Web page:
The wheat is ready to be harvested and the last fruits of summer are ripening. It must be Lammas! Lammas is a holiday that marks the grain harvest. The Anglo-Saxons would bring a loaf of bread made from the first harvest of wheat for blessings at the local church. Lammas also is known as Lughnassa or Lughnasadh (or many other variations of spelling) is named after the Celtic god Lugh, the Sun King. Festivals and feasting were done in his honor throughout the month of August. While wheat is harvested thanks would be given for a bountiful harvest and prayers offered. Modern pagans still mark this holiday with corn dollies and offerings of bread and grains.
Lughnasadh is a time to give thanks for bountiful harvests. It’s a time to revel in the full power of summer and the sun which sustains life. It is a time to celebrate life, prosperity, and abundance. The hardship of winter is still months away, and Mabon, the Second Harvest before winter comes still waits. For now, the sun shines bright, still bringing bounty from the land. So this Lammas, rejoice! Celebrate life!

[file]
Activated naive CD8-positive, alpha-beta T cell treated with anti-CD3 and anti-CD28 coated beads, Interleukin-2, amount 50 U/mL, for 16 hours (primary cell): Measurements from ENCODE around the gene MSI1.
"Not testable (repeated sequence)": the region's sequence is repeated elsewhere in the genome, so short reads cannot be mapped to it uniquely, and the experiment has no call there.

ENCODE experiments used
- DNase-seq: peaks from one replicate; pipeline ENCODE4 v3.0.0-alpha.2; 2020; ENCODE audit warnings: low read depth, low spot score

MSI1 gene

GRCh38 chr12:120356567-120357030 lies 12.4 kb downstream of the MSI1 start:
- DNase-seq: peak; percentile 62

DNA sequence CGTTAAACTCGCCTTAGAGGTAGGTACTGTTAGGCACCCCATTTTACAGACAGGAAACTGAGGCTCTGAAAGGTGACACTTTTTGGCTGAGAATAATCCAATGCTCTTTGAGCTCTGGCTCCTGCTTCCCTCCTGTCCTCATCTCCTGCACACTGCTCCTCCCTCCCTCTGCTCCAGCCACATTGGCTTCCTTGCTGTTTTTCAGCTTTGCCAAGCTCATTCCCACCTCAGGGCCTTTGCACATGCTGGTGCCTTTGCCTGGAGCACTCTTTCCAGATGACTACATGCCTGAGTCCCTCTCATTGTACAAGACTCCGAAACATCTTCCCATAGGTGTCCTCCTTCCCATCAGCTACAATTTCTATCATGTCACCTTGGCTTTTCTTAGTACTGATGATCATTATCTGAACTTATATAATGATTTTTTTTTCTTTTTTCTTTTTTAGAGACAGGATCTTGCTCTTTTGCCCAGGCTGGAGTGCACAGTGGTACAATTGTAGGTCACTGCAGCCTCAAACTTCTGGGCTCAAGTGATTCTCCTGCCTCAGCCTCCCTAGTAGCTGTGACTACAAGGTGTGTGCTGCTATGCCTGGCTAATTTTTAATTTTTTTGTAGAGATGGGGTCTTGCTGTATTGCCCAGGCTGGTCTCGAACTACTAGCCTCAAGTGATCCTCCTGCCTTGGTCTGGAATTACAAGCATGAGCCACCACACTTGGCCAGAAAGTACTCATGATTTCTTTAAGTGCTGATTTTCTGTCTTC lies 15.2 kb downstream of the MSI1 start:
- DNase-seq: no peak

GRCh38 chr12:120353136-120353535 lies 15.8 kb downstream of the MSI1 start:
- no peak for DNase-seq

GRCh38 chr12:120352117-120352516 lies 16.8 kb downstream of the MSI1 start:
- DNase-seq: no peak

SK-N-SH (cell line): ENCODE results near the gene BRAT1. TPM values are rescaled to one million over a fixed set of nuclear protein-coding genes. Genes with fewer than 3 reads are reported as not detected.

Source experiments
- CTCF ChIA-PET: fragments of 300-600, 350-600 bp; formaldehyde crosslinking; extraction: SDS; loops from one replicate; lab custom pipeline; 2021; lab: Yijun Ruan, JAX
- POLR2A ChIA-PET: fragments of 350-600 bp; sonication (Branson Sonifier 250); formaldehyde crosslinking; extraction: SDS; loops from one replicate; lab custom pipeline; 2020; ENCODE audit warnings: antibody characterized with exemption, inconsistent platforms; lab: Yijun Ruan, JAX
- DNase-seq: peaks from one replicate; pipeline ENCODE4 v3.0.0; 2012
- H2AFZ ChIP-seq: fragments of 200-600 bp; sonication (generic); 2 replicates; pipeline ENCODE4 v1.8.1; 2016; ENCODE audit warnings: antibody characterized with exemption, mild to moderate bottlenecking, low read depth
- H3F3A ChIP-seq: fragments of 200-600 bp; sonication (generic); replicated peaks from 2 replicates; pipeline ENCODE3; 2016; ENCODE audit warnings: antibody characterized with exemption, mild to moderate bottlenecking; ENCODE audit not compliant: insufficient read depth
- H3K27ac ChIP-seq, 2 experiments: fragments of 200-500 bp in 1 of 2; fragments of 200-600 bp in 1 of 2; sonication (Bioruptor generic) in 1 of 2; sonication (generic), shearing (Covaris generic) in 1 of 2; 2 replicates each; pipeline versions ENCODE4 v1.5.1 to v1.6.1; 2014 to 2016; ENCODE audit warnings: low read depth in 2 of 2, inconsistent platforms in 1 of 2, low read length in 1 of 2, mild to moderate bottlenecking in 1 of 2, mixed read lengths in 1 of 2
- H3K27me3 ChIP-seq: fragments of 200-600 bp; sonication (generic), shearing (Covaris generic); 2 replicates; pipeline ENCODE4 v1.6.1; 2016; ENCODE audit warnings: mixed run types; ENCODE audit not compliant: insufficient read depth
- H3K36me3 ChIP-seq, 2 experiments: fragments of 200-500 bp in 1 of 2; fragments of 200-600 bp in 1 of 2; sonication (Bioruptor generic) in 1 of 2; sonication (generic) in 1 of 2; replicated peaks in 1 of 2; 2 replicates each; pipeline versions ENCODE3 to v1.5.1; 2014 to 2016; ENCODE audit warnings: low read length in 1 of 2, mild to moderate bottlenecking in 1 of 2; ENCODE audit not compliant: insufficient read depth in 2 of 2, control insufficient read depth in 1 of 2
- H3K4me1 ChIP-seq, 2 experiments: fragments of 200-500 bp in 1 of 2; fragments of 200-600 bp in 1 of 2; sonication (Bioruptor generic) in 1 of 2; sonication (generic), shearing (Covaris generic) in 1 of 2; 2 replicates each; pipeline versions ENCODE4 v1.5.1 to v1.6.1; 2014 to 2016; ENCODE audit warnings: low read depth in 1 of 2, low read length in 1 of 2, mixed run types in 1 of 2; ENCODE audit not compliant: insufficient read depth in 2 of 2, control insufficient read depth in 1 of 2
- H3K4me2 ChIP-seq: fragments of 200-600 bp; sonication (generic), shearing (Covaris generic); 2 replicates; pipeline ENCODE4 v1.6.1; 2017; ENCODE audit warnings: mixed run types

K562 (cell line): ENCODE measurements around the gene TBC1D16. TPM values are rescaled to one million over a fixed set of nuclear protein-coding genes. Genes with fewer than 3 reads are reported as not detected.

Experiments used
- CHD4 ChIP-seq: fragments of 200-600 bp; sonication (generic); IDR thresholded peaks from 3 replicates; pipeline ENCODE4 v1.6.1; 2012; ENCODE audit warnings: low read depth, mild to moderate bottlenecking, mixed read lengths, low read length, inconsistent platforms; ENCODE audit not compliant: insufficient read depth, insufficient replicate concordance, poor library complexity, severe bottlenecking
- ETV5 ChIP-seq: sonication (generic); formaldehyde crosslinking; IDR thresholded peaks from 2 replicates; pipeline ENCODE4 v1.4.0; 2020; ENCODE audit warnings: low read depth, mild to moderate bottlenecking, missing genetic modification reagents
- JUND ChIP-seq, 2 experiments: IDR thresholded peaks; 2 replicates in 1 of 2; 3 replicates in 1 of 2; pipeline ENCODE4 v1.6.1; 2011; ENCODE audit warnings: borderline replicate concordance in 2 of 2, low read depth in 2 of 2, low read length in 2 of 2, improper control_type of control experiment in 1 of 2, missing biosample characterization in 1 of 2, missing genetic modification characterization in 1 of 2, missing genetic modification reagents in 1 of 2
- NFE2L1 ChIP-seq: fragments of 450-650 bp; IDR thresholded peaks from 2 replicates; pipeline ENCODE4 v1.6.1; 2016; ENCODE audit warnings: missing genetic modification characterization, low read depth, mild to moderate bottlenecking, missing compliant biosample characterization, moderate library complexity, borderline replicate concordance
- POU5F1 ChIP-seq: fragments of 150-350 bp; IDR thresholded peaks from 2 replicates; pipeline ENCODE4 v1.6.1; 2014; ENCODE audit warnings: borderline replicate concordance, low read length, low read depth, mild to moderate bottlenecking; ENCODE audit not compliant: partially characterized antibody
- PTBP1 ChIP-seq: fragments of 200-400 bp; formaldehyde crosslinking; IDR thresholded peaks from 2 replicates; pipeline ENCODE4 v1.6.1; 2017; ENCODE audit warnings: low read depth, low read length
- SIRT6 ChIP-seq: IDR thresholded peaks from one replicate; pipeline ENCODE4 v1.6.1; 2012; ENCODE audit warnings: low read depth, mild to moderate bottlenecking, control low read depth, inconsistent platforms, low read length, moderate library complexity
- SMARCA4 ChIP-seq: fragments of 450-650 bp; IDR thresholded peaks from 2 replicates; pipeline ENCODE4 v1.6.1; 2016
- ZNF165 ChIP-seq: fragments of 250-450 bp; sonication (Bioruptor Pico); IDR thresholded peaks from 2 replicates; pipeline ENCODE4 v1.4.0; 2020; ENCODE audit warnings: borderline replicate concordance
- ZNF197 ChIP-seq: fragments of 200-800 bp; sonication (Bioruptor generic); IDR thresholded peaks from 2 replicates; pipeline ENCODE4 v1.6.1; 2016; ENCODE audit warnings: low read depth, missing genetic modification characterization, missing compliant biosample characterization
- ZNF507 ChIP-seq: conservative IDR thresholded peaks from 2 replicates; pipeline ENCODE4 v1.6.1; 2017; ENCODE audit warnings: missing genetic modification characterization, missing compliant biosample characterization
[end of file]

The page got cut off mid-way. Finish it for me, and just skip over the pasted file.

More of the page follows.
When is Lammas?
August 1st or August 2nd
Lughnasadh/Lughnassa, First Harvest
Activities to Celebrate Lammas
- Make a corn dolly.
- Harvest from your garden or pick your own farm.
- Bake homemade bread.
- Purchase homemade bread from a bakery.
- Give Thanks for the abundance of your garden or for the farmers in your community.
- Collect seeds (either for eating or planting).
- Make jams, jellies, and pickles to preserve seasonal produce.
- Donate to a food shelf in your community.
- Feast with friends & family.
- Festivals or Fairs
- Corn Dollys
- Threshing tools (scythe, sickle, etc)
- John Barleycorn
- Corn Mother
Herbs, Plants & Trees
- Wheat & other grains
- Queen Anne’s Lace
- Cat’s Eye
- Gold Topaz
- Clear Quartz
- Anything made from grains
- Black Currant